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Otokar Introduces New 18 Tonnes Amphibious Tracked Vehicle

Posted by Dylan Malyasov on

A new anti-tank variant of the Tulpar family of tracked armoured vehicles from Otokar is being shown at the IDEF exhibition in Istanbul for the first time.

The Tulpar-S has been developed by the company for the Turkish Weapon Carrying Vehicle (WCV) programme and is fitted with a new RWS from Aselsan that carries four Kornet anti-tank missiles as well as a machine gun.

Oguz Korkut Kibaroglu, tank system engineering manager at Otokar, told Shephard that Tupar-S weighs 15t, but can be increased to 18t. The amphibious tank hunting platform has level 4 armour and can be made available in APC, IFV and other modes, as well as carry different weapon systems.

He said that the Turkish procurement agency SSM is in the bidding phase for the army’s WCV programme and that Otokar has started engineering tests on its WCV platform in order to be ready for it.

Kibaroglu said that there are similar components in the Tuplar and Tuplar-S, and this level of commonality means that it is faster to approve the overall system for when the SSM begins its own qualification tests.

Tulpar-S is 2.9m wide, 5.7m long and has a crew capacity of ten. It is equipped with a 280kW engine and can achieve a maximum speed of about 70km/h. CBRN life support is standard, as well as mine-resistant crew seats and driver front and rear thermal and day cameras.

The original Tulpar multipurpose platform, which ranges from 25t-45t, was launched at IDEF in 2013. Otokar is showing an updated variant this year fitted with the Mizrak-30 medium-calibre remote-controlled turret with 30mm dual-feed automatic cannon with 210 ready rounds.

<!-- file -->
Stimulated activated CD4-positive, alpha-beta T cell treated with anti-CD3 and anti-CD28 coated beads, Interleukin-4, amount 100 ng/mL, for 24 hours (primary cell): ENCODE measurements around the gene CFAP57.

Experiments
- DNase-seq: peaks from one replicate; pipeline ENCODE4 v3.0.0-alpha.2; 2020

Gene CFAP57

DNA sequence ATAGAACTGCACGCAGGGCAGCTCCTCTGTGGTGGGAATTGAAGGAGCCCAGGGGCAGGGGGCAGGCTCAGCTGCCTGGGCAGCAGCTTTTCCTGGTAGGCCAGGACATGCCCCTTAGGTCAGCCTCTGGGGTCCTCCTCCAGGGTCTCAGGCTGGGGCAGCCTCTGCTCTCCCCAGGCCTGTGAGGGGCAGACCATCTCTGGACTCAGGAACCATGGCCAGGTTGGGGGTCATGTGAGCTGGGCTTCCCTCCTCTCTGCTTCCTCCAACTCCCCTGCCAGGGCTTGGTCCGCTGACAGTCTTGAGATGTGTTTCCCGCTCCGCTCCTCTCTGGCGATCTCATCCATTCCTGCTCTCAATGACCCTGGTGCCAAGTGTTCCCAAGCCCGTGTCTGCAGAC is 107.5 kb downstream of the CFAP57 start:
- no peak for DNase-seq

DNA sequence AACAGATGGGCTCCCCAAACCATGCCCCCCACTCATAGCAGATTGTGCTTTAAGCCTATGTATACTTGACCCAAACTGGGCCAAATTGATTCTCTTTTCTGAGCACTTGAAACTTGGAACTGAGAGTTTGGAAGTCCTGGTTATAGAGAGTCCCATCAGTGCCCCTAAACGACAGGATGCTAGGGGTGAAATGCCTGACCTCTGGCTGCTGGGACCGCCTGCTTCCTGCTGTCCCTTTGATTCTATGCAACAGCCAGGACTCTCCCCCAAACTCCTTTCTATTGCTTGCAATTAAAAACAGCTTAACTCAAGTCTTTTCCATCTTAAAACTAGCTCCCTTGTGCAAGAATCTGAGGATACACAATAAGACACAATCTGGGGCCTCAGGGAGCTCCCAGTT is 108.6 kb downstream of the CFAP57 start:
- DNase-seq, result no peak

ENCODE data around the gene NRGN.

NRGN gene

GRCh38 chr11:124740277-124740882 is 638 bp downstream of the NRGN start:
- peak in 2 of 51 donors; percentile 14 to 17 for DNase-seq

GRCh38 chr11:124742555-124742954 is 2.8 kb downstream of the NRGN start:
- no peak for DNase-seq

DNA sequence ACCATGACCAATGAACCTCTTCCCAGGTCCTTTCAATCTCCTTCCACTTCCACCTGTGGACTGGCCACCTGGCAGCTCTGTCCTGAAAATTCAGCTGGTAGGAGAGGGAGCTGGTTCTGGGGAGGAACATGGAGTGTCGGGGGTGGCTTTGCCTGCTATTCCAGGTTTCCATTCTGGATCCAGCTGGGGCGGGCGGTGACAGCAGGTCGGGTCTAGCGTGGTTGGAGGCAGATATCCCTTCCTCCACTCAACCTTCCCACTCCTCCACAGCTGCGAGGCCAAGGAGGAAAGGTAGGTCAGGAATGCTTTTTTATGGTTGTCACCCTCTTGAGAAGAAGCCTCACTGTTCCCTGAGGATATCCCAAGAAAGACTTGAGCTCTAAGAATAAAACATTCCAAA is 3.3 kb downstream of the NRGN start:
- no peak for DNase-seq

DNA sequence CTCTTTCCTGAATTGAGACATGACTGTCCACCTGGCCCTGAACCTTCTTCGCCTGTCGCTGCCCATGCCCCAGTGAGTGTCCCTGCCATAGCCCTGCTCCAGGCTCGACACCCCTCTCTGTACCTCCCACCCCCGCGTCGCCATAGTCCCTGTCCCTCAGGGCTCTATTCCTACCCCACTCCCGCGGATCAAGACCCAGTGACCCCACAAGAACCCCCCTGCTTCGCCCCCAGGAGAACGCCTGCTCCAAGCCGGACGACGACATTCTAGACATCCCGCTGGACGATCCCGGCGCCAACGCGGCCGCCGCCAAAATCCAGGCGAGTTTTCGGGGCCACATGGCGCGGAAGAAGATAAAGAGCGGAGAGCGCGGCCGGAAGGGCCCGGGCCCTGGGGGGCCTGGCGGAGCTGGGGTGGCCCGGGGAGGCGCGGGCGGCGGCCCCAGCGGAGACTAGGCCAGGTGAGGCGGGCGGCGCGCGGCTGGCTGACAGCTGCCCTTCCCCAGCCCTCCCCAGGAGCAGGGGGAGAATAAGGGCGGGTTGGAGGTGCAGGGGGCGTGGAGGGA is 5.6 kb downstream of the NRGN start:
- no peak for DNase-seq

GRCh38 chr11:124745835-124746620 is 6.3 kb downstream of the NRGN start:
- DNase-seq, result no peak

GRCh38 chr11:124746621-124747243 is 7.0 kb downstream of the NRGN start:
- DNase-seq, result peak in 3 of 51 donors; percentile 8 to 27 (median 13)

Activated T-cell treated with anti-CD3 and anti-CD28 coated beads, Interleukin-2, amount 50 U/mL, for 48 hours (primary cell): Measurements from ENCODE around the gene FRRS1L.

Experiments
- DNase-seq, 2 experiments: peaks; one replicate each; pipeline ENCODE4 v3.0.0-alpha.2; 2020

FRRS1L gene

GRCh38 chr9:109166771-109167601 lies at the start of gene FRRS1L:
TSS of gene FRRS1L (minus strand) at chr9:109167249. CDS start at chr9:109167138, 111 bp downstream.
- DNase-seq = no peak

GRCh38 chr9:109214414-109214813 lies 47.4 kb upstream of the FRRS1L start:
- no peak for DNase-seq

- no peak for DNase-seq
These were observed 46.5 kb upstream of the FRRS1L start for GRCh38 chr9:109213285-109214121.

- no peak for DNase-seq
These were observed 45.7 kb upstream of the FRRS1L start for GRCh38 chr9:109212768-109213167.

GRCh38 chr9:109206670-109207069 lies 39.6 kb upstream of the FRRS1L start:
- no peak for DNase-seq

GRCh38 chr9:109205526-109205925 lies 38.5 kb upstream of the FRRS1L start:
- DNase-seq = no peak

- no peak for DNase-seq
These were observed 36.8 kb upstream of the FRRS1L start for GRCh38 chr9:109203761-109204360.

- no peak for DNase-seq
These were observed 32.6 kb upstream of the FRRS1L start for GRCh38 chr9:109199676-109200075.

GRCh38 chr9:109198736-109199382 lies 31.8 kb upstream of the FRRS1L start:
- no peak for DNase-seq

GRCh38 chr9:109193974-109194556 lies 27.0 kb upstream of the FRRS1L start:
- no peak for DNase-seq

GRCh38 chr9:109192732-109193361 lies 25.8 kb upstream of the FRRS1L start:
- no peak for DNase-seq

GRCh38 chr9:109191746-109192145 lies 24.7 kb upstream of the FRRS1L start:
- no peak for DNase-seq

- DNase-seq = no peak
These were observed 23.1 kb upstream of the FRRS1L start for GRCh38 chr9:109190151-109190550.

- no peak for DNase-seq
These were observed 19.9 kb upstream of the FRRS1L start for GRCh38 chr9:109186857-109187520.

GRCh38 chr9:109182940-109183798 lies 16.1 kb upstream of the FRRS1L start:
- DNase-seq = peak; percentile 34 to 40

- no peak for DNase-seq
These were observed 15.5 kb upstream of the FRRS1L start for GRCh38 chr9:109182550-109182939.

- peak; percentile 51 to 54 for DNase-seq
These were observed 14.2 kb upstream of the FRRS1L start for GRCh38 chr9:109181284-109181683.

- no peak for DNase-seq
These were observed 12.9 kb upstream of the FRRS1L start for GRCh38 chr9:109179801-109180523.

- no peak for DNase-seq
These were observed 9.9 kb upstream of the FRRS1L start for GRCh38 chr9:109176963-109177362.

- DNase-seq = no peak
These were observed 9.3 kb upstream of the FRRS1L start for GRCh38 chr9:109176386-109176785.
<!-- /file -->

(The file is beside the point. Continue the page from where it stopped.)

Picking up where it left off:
The vehicle on show is 32t and measures 7.23m long and 3.45m wide. It also has a new MTU 8V199 turbo-charged diesel engine, producing 720hp, and Renk HSWL 106 hydromechanical transmission, which replaces the earlier Scania engine and Sapa mechanical transmission. It is fitted with the HA35-15000 indigenous designed final drive system from Otokar.

Kibaroglu told Shephard that the Turkish military likes German engines – they are also being introduced as part of the M60 tank modification and are used in the Altay MBT – however customers can request any power pack they want.

Like the Tulpar-S, it has standard CBRN life support, driver front and rear thermal and day cameras and mounting interfaces for two ATGMs and equipment. It has a crew of three, space for nine troops and is equipped with software-defined vehicle radios, GPS/INS, internal comms, with options for a battlefield management system that includes C3I.

Kibaroglu said that requirements have not been announced, but the Turkish Army is planning for lightweight, next-generation vehicles.

Performance testing has been completed on Tulpar, and now Otokar is trialling various configurations of the vehicle to meet different weight requirements, which will include a range of suspension systems.

Tulpar can also be modified into APC, combat vehicle, ambulance, 105mm anti-tank vehicle, mortar vehicle maintenance and recovery vehicle, engineering vehicle, MLRS vehicle, air defence and reconnaissance vehicle modes.


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